Rent's due tomorrow, and inflation, lack of affordable housing, and massive corporate takeover of rental properties means rent is skyrocketing across the country, and millions once again face eviction into the winter cold of the omicron pandemic.
Kiara Age moved in less than a year ago and now it’s time to move again: Rent on her two-bedroom apartment in Henderson, Nev., is rising 23 percent to nearly $1,600 a month, making it impossibly out of reach for the single mother.
Age makes $15 an hour working from home as a medical biller while also caring for her 1-year-old son, because she can’t afford child care. By the time she pays rent — which takes up more than half of her salary — and buys groceries, there’s little left over.
“I am trying to figure out what I can do,” said Age, 32, who also has an 8-year-old daughter. “Rent is so high that I can’t afford anything.”
Rental prices across the country have been rising for months, but lately the increases have been sharper and more widespread, forcing millions of Americans to reassess their living situations.
Average rents rose 14 percent last year, to $1,877 a month, with cities like Austin, New York and Miami notching increases of as much as 40 percent, according to real estate firm Redfin. And Americans expect rents will continue to rise — by about 10 percent this year — according to a report released this month by the Federal Reserve Bank of New York. At the same time, many local rent freezes and eviction moratoriums have already expired.
“Rents really shot up in the second half of 2021,” said Daryl Fairweather, chief economist at Redfin. “The pandemic was kind of a pause on the economy and now that things are reopening, inflation is picking up, rents are going up and people are realizing they don’t have as much disposable income as they might have thought they had.”
Higher rent prices are also expected to be a key driver of inflation in coming months. Housing costs make up a third of the U.S. consumer price index, which is calculated based on the going rate of home rentals. But economists say there is a lag of 9 to 12 months before rising rents show up in inflation measures. As a result, even if inflation were to subside for all other components of the consumer price index, rising rents alone could keep inflation levels elevated through the year, said Frank Nothaft, chief economist at real estate data firm CoreLogic.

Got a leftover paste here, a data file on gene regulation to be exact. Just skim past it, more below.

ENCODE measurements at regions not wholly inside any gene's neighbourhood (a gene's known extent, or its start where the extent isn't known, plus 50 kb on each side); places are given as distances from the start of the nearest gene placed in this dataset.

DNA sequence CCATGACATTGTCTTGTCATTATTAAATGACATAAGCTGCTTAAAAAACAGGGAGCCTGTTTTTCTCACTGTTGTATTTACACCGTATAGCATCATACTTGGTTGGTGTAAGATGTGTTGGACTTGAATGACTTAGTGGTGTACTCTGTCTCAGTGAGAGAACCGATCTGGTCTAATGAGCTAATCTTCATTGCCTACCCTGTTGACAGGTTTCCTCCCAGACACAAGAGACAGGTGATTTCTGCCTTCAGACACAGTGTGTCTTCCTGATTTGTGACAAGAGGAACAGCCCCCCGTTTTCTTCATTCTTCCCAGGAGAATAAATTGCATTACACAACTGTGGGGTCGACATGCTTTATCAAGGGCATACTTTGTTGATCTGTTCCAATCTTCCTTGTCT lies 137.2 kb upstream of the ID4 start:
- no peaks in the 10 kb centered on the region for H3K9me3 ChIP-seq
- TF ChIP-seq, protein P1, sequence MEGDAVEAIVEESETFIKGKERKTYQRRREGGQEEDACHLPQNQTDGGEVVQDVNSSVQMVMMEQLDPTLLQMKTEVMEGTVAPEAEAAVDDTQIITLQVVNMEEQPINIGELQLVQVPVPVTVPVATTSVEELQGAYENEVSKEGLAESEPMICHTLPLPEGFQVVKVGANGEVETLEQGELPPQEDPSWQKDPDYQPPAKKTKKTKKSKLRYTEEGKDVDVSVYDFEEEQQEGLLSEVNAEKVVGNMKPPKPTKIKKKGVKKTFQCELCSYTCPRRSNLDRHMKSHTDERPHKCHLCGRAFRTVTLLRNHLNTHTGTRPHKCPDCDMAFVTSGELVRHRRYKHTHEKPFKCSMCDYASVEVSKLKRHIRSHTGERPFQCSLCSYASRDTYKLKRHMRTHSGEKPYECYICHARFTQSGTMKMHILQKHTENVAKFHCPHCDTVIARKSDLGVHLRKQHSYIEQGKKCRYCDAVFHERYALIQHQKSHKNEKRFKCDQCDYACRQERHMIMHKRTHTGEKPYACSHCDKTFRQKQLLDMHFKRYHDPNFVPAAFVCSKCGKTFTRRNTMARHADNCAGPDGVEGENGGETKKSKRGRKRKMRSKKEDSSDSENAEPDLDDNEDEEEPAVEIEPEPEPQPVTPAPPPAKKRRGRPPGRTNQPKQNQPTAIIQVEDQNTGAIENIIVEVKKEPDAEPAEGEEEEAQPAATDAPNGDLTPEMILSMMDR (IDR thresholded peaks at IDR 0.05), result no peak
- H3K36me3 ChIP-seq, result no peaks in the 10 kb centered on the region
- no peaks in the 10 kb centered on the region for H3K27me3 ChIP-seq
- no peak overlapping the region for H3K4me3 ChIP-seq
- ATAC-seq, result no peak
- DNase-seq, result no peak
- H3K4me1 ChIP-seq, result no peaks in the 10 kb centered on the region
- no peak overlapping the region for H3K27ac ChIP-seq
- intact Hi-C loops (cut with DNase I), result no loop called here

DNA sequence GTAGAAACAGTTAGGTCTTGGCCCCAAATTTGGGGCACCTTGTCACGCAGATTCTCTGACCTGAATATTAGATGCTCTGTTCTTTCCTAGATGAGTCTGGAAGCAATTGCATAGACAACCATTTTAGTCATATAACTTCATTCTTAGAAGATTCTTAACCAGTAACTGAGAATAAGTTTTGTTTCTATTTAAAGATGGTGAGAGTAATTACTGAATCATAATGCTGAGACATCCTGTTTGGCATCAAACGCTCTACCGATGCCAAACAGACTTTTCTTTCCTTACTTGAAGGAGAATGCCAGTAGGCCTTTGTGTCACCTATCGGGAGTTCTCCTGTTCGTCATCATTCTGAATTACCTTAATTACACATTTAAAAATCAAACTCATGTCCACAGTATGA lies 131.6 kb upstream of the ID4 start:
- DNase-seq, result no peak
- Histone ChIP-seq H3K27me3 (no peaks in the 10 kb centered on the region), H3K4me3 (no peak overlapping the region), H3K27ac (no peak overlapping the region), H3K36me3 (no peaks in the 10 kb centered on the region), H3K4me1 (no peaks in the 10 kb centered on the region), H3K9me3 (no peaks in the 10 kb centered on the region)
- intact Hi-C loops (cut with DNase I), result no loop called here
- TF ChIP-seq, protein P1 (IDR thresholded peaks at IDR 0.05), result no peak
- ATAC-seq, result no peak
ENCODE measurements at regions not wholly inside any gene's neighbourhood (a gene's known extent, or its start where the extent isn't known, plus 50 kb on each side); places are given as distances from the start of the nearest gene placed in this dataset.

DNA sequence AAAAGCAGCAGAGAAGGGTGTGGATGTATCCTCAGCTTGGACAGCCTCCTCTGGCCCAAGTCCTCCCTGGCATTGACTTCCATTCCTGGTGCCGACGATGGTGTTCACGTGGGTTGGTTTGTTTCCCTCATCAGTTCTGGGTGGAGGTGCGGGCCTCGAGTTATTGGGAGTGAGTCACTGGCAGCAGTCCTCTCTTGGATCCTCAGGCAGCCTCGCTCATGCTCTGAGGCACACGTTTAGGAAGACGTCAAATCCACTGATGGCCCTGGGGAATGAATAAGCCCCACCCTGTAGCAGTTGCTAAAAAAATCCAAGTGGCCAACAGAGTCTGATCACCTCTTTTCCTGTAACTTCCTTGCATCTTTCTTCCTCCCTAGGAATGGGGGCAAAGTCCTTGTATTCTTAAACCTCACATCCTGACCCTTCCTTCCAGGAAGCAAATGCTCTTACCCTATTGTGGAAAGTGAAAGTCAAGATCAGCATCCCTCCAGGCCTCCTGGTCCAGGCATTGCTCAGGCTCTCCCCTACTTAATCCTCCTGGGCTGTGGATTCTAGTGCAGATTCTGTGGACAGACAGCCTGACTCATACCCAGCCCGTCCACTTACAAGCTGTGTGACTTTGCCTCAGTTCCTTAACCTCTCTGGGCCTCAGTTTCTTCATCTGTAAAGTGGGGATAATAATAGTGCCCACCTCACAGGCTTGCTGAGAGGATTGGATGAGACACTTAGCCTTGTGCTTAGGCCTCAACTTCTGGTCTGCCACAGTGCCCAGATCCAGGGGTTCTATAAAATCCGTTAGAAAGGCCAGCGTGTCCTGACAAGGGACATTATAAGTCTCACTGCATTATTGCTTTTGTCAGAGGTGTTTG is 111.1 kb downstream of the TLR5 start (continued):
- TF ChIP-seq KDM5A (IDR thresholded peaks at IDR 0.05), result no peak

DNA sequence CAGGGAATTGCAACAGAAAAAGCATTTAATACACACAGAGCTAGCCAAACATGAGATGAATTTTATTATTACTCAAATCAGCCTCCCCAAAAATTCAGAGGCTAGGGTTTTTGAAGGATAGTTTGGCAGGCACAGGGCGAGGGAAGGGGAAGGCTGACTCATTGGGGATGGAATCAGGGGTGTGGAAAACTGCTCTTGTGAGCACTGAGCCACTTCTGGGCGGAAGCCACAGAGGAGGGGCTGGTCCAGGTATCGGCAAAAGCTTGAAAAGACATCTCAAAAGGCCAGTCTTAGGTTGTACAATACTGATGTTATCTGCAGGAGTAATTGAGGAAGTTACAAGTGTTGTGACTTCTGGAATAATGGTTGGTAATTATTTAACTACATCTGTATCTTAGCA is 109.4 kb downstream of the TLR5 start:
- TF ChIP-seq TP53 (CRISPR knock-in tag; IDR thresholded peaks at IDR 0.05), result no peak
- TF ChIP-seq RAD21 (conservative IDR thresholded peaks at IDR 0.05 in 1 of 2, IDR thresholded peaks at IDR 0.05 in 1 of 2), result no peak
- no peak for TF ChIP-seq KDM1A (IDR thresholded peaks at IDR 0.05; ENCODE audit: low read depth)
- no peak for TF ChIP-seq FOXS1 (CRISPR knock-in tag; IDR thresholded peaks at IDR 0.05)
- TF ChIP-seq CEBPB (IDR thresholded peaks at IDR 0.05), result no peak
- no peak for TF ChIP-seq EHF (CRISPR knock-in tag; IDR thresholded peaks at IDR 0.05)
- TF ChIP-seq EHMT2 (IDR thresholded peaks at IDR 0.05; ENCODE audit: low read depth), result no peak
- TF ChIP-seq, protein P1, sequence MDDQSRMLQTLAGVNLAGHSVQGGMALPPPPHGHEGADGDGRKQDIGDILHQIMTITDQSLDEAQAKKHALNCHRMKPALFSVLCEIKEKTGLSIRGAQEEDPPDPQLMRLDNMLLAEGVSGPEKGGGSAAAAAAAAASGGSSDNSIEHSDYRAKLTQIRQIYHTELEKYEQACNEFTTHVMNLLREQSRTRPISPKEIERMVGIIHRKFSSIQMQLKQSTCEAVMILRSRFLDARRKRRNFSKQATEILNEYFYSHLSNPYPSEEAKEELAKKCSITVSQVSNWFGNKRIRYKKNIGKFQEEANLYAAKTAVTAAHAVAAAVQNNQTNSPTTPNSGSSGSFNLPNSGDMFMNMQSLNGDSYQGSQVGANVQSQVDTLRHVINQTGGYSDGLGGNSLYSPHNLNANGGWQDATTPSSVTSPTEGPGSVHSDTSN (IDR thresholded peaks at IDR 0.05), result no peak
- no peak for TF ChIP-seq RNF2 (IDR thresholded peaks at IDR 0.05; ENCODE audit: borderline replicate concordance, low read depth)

While the Federal Reserve’s likely interest rate increases are expected to slow soaring housing costs — already mortgage rates have been trending higher, which tends to cool the real estate market — the restraint on rental prices is expected to be much less direct and take longer to filter through.
In the meantime, the Biden administration has begun reallocating unused funds from its $46.5 billion Emergency Rental Assistance program to help residents with rent and utility payments in cities such as Washington, D.C., Houston and San Diego. President Biden has also vowed to add nearly 100,000 affordable homes over the next three years by providing low-cost funding to qualifying developers, and encouraging states and local governments to reduce zoning and financing rules for affordable housing.
The pandemic has exacerbated inequalities in many parts of life, and housing is no different. Homeowners benefited from rock-bottom interest rates and surging home prices, while renters have faced surging costs with little reprieve. And unlike markups in other categories — such as food or gas, where prices can waver in both directions — economists say annual leases and long-term mortgages make it unlikely that housing costs will come back down quickly once they rise.
Eleven million households, or 1 in 4 renters, spend more than half of their monthly income on rent, according to an analysis of 2018 census data by Harvard University’s Joint Center for Housing Studies, though experts say that figure is likely even higher now.
“The fact is, for too many Americans, housing is unaffordable,” said Dennis Shea, executive director of the J. Ronald Terwilliger Center for Housing Policy at the Bipartisan Policy Center. “We have an inadequate supply of homes — for both rent and for sale — and of course the lowest income families are being hit hardest.”
In interviews with renters around the country, many said their monthly payments had recently risen or were set to go up in the coming weeks. Multiple people said that despite local rent freezes, their management companies had found ways to increase monthly dues by tacking on new “amenity fees” or charging for services like trash collection that had previously been included.
Many said they began looking for other rental options, only to find that everything around them had gone up in price, too. Some said they’re considering relocating altogether — from Austin to Richmond, or New York City to Dover, Del.